No preventative measures were taken until August 1918.  Until then, with thousands on both sides of the war sick and dying, the existence of the disease among the troops was a military secret.  Once the cat was out of the bag, it became de rigueur to do many of the things now familiar to all of us.  That first wave of disease seems to have been mild by comparison to what came later.  There is evidence that the virus mutated into an even more deadly form and then went with the troops from Plymouth, England and reached the ends of the earth in a second wave.  There was also a third wave that hit twelve thousand Australians, and among many others King Alphonso XIII of Spain and Woodrow Wilson while he was attending the peace talks in Versailles.  Both heads of countries survived.   The virus itself petered out in 1920 in Japan.

When it was all over, somewhere around 500 million people worldwide had become infected.  One-tenth of them had died.

The first change brought on by the Spanish Flu Pandemic was the end of World War I.  The battles had pretty much reached a stalemate, but the combatant sides couldn’t find a way to end the war to end all wars.  By August 1918, when the death toll from the virus could no longer be hidden and the troops could no longer be expected to fight, they finally found a way to broker a cease fire.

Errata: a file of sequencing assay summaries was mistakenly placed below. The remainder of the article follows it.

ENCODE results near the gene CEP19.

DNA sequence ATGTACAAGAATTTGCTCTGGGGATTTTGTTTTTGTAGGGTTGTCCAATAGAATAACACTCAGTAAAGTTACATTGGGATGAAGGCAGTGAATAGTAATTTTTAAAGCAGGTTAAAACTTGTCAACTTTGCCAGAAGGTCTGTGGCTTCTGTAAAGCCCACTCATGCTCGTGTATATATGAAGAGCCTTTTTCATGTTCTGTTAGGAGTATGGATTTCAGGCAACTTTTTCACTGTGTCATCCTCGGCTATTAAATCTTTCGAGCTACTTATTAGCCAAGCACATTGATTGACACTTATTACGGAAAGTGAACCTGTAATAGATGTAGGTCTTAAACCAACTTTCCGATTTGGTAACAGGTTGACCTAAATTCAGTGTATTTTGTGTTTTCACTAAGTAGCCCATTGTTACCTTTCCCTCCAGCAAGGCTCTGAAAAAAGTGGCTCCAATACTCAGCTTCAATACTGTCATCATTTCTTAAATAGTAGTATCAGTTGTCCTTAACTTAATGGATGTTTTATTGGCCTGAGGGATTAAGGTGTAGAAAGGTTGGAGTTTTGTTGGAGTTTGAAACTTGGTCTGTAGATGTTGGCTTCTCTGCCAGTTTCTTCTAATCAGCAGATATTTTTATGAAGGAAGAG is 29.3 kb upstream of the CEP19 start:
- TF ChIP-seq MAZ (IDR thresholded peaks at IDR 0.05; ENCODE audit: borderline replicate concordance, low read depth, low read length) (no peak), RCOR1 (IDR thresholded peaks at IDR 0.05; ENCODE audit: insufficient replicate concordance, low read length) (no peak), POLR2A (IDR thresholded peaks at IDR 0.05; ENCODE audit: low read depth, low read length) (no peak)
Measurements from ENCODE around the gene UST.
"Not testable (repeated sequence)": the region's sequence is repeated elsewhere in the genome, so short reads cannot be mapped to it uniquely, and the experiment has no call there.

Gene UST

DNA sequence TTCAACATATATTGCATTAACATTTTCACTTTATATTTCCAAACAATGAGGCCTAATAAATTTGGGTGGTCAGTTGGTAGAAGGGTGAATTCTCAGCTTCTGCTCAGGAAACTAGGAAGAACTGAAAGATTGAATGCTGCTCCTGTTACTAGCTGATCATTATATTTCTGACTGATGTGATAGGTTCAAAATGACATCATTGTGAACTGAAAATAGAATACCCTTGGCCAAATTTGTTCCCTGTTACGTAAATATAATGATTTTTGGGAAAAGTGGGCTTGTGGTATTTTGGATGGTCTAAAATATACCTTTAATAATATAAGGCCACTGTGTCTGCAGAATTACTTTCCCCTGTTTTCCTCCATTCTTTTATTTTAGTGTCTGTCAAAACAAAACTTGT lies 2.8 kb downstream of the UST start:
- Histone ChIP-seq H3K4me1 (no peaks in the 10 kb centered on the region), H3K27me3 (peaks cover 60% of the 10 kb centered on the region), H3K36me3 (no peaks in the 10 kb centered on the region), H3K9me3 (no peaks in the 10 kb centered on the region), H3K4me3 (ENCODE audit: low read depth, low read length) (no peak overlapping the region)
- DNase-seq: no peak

Unfortunately, the very next thing made the flu pandemic worse: on 11 November 1918 celebrations and parades brought together gatherings of thousand all over the world.  I don’t have to tell you that the virus turned out the big winner at those events.

The following winter millions were infected, thousands died, hospitals were overwhelmed and the shortage of doctors and nurses became acute.  I can’t bring myself to describe it all in detail.  You know what’s happening today say in New York City, what has happened in Milan….  Multiply that several fold and you will get an idea of what the world was like.